Dark Plein Air Paintings – By Intention? Or by Accident?

Why are my plein air paintings so dark?  A good question and one we will answer here.  As plein air painters we have all had the experience of creating a pleasing painting outdoors.  Everything look right – the values, the color.  We put our painting away and take it home, feeling that we have had a good day and produced something worthwhile. 

Later we eagerly put our fresh painting up in our studio and are shocked and disappointed by how it has changed.

The Gremlins have been at work it seems!  Now our artwork looks so dark and drab.  What happened?

This is a common experience for all of us, especially in the beginning.  Be comforted, there are some things we can do to improve the situation.

 

Paint in the Shade

Painting in bright sunlight or with our painting and palette in sunlight causes our eyes to see paint color lighter than it is.

Try to set up your easel so that your palette and painting panel are shaded from direct sunlight.  Position the easel so that shade is provided by the upright of the easel. In addition, you can place a tall piece of stiff, thin cardboard behind your painting surface to provide additional shade from the sun. 

Painting in the earlier and later parts of the day make this more feasible than at high noon – another good reason to paint at the most advantageous times of day. 

Look for tree shade or use an umbrella.  In addition to improving the overall look of our paintings, our eyes and skin health will benefit as well.


If you have to paint at midday, adjust your values a shade lighter

In addition to positioning your easel as best you can, when mixing paint colors on a really bright sunny day, adjust your values a shade lighter than you think is correct.  Your adjustment may prove to be a more accurate choice.  Give this a try and see what happens.


Make Sure Your Painting Surface is Adequate

Painting on canvas board or other inexpensive panel can create difficulties if the surface is too absorbent.  I remember being reduced to tears during my first plein air workshop because of what I was painting on.  I was using home made wood panels with one coat of gesso.  These panels were so absorbent that it made it impossible to get any good result.  My thinly applied paint immediately got sucked up by the surface.    If using home made gessoed panels be sure to apply at least 3 coats of gesso to ensure a proper seal.  Canvas board panels can be very absorbent – so give them a coat of gesso before using them.  No need to make your painting experience difficult because of a bad surface.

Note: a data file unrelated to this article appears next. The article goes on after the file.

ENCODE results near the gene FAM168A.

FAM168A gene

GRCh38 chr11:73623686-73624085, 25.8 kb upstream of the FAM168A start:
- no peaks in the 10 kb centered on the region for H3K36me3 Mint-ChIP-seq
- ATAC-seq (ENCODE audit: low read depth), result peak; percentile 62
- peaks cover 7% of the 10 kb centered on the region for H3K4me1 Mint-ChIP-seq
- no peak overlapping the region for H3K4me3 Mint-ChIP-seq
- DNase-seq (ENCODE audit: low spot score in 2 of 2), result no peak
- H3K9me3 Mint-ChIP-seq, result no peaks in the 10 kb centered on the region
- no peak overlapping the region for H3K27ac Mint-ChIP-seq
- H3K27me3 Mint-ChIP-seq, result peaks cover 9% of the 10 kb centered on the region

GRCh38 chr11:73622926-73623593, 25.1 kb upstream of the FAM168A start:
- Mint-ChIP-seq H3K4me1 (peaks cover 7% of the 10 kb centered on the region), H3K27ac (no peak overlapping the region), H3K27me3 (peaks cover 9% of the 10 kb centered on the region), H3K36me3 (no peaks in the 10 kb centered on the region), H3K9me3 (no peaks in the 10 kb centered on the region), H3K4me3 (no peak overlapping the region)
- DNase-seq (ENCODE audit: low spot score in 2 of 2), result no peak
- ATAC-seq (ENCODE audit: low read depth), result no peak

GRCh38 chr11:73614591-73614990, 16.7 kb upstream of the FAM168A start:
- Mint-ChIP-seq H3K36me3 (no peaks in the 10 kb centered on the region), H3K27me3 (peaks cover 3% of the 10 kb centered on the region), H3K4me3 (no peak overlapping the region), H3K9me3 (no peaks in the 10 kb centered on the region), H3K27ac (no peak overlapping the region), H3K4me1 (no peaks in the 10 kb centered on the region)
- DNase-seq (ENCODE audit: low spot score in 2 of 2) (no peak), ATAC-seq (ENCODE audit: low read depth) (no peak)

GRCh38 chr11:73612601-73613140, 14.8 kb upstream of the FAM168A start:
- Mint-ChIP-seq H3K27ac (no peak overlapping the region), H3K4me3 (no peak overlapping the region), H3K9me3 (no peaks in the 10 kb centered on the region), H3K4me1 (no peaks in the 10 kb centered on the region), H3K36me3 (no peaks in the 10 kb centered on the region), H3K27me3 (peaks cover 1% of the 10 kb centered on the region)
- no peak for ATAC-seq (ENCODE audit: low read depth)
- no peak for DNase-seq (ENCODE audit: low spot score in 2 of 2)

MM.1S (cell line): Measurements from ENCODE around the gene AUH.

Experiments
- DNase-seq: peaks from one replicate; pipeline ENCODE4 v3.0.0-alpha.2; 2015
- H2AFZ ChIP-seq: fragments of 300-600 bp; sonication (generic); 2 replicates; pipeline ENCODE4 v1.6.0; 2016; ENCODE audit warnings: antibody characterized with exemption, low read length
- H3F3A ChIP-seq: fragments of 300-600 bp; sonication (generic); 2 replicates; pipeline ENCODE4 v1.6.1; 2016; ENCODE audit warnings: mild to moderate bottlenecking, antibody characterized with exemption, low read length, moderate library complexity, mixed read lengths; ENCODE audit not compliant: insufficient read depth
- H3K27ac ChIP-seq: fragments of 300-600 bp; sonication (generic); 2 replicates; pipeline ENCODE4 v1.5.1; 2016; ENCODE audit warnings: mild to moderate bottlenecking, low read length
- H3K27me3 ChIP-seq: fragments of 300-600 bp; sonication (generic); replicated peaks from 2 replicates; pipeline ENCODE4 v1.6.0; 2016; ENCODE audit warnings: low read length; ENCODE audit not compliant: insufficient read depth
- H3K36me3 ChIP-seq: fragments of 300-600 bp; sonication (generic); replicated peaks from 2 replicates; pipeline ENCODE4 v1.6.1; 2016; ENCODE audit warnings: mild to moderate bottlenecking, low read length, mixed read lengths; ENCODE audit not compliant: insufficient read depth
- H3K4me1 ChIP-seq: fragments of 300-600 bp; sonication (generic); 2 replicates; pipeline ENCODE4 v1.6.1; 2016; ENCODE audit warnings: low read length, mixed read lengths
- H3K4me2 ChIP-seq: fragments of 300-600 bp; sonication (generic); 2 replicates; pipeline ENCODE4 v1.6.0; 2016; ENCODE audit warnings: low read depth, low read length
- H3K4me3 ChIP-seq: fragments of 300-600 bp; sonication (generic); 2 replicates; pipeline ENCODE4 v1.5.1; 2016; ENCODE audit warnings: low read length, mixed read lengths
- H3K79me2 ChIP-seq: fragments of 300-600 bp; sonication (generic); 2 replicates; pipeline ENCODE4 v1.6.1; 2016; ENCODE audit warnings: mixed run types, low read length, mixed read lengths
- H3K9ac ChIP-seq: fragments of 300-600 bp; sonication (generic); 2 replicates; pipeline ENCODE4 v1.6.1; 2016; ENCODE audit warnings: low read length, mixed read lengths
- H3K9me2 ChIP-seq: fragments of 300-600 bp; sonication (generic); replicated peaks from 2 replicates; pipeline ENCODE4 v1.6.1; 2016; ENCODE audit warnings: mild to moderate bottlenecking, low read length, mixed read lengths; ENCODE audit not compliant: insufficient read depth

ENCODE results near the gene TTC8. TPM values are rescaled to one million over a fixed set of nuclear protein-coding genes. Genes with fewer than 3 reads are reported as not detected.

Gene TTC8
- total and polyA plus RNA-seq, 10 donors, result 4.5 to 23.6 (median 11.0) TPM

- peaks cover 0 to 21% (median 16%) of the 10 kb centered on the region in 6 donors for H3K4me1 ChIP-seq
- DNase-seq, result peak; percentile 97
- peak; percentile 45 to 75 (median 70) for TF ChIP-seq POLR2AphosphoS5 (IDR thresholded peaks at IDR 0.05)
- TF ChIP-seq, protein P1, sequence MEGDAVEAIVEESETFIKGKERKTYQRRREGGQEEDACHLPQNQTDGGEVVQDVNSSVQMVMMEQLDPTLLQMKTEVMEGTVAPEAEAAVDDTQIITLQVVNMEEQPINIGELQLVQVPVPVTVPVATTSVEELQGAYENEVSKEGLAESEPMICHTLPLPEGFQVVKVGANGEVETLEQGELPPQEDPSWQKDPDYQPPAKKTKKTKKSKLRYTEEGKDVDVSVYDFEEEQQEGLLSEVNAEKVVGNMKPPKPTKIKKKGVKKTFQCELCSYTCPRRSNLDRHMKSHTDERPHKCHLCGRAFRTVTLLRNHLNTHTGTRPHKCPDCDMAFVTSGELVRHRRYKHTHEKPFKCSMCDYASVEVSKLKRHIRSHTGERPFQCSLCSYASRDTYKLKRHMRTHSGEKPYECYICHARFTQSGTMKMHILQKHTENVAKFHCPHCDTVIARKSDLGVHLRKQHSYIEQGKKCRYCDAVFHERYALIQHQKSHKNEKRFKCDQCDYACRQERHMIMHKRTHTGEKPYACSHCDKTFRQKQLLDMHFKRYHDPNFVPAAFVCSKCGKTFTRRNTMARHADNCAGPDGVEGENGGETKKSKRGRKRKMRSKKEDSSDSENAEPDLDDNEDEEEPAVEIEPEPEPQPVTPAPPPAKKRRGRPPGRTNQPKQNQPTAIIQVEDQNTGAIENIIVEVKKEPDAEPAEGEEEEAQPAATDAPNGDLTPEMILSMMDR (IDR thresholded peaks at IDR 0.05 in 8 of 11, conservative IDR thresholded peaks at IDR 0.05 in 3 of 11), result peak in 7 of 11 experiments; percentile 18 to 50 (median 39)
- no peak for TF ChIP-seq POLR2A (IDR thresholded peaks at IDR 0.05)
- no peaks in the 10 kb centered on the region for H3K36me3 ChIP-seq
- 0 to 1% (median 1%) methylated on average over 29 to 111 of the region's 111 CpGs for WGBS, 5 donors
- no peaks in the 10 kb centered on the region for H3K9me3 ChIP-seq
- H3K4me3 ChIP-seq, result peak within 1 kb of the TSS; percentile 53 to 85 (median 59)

Paying attention to easel position, value adjustment and the surface we paint on should help produce a more consistent painting result.

Wet Paint v. Dry Paint

Thinly applied oil paint can lose some of the initial brightness and color.  Therefore, only use color mixed with mineral spirits at the very beginning of the painting process, during the initial block-in of your painting.   Thereafter, use thicker paint.  If you are using a good quality paint it should be creamy and easy to apply, not chalky and stiff.


Varnish

Unless you use a lot of thick paint on your canvas most plein air paintings can benefit from a coat of varnish once dry.  Drying time will vary from 1 month to 6 months depending on where you live, how dry things are etc.  Varnish will bring back that “just painted” brightness and luster. 

We recommend a product called Gamvar by Gamblin.  Click here to read about Gamvar and why we recommend it over other varnish products.

Oil Painting Techniques

Plein Air Beginners




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